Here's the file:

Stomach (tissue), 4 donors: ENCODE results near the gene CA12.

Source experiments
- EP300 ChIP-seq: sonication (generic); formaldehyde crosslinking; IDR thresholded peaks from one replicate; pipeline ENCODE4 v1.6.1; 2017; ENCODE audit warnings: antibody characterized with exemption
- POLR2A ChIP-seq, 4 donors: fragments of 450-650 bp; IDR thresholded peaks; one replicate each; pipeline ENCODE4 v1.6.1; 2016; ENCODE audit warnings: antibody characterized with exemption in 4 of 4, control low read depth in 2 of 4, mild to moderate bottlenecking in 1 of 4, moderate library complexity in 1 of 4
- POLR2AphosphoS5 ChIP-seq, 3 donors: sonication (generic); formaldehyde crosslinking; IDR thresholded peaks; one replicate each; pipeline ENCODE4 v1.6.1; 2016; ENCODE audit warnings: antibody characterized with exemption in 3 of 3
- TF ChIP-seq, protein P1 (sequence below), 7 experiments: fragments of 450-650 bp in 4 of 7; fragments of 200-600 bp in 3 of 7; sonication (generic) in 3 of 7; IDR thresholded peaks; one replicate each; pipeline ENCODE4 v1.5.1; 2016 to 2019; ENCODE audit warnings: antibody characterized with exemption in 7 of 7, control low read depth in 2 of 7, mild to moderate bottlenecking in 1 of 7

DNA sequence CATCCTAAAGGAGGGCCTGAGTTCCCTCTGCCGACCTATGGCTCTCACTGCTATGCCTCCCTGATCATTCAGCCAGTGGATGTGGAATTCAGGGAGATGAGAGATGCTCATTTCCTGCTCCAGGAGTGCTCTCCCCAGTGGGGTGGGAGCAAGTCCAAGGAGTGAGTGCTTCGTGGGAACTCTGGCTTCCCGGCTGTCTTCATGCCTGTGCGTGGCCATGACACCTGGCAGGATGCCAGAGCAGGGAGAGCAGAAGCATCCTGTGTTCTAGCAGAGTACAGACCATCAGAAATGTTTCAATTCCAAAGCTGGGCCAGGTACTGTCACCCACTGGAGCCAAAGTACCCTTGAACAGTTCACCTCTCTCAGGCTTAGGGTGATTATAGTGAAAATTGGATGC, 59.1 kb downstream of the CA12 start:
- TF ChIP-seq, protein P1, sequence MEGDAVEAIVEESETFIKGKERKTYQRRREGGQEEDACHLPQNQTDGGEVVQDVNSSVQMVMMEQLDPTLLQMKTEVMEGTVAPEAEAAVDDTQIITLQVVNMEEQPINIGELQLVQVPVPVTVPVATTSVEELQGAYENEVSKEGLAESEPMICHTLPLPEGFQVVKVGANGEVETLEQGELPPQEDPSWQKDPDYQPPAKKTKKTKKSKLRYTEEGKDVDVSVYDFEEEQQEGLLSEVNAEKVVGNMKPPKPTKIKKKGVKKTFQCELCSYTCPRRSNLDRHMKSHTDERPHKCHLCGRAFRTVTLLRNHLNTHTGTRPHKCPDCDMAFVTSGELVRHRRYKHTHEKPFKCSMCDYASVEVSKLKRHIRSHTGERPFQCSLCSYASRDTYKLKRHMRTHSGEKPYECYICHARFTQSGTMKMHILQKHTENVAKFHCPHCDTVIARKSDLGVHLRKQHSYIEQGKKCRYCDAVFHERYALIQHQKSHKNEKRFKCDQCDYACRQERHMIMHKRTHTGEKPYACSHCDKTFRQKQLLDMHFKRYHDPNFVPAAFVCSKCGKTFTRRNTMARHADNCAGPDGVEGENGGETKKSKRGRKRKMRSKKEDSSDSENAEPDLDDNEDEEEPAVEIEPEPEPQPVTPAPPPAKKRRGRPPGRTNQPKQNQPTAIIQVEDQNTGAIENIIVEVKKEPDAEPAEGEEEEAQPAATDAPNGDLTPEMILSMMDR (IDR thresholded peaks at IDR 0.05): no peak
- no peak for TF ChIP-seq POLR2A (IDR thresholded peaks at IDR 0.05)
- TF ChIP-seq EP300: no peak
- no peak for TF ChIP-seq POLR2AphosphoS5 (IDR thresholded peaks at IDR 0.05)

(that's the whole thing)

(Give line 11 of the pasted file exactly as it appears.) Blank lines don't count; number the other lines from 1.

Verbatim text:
- no peak for TF ChIP-seq POLR2AphosphoS5 (IDR thresholded peaks at IDR 0.05)